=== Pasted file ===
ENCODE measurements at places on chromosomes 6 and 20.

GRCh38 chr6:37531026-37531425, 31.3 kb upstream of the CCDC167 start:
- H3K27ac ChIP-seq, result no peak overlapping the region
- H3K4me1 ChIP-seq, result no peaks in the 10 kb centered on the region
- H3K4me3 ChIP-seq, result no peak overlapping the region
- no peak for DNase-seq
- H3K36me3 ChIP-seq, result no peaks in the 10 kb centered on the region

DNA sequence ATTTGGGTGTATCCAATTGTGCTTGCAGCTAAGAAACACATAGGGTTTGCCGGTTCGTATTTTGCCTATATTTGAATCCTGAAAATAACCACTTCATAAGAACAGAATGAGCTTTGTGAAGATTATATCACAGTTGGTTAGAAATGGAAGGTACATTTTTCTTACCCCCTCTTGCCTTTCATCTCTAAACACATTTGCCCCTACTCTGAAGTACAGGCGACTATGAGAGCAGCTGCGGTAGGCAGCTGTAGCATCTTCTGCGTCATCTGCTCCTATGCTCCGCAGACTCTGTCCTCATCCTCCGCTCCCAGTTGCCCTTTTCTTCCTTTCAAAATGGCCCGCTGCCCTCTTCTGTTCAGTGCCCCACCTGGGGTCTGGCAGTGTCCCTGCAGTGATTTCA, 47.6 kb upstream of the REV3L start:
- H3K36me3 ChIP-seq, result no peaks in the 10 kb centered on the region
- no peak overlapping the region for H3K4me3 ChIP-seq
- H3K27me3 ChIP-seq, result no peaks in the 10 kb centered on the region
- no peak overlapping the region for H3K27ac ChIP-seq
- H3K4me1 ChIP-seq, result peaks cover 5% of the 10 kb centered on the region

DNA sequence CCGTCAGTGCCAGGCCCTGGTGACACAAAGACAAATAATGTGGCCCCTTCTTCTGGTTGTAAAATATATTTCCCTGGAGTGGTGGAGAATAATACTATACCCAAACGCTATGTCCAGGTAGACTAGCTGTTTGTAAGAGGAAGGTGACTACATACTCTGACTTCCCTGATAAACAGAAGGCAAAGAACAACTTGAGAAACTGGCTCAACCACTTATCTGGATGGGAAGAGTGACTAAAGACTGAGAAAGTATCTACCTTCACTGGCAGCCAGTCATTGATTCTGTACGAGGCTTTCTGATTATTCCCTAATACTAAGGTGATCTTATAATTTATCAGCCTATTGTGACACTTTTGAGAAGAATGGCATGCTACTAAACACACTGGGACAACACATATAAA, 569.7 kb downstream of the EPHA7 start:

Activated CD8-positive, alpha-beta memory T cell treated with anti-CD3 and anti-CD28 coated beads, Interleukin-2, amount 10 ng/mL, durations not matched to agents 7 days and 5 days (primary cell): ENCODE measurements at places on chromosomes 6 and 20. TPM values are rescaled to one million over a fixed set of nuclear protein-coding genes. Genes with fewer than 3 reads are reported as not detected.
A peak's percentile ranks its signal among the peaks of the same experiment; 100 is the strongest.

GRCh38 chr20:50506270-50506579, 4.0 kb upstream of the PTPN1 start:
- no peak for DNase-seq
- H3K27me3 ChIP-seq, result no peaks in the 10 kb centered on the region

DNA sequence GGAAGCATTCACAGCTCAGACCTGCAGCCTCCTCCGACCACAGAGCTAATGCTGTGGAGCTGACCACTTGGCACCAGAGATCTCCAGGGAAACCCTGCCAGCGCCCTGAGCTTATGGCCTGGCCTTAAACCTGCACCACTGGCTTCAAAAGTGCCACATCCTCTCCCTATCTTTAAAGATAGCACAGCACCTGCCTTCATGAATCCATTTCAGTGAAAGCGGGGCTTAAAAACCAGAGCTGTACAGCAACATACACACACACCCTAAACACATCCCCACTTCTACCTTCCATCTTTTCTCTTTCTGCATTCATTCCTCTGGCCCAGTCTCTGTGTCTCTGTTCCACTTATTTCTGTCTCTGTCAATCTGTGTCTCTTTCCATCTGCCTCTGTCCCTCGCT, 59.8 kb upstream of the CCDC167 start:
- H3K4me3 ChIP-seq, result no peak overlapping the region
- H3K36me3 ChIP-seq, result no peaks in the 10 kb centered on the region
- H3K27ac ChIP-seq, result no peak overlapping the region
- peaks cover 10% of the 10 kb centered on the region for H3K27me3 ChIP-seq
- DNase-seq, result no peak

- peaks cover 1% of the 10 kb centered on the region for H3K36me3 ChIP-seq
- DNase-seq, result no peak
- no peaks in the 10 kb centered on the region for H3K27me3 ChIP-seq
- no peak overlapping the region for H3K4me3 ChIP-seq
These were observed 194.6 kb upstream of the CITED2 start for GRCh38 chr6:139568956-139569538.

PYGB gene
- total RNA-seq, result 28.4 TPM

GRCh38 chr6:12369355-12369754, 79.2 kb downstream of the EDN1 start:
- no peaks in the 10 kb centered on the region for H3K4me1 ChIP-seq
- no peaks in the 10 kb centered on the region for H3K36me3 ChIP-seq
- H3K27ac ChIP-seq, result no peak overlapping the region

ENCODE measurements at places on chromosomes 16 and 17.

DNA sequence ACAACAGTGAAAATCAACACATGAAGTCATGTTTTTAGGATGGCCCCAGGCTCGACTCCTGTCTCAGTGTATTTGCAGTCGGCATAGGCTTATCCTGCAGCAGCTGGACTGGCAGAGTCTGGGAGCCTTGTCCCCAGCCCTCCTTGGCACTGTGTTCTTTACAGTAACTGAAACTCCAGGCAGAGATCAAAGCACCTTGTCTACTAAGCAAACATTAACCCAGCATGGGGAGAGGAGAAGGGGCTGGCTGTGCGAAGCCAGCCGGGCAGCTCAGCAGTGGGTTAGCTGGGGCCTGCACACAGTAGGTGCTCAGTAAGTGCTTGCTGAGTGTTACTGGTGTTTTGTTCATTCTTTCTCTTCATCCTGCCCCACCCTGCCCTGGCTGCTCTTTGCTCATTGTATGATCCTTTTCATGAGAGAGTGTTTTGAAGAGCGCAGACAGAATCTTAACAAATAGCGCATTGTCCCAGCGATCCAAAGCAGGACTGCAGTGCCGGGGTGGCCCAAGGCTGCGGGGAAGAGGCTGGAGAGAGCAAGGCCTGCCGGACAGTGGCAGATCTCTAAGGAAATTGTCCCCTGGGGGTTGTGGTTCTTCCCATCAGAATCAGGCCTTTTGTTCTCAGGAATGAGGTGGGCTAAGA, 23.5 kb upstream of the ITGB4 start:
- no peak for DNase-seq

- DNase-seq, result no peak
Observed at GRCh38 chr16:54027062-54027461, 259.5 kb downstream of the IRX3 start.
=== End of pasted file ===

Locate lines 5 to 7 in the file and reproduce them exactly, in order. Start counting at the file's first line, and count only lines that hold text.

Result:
- H3K4me3 ChIP-seq, result no peak overlapping the region
- no peak for DNase-seq
- H3K36me3 ChIP-seq, result no peaks in the 10 kb centered on the region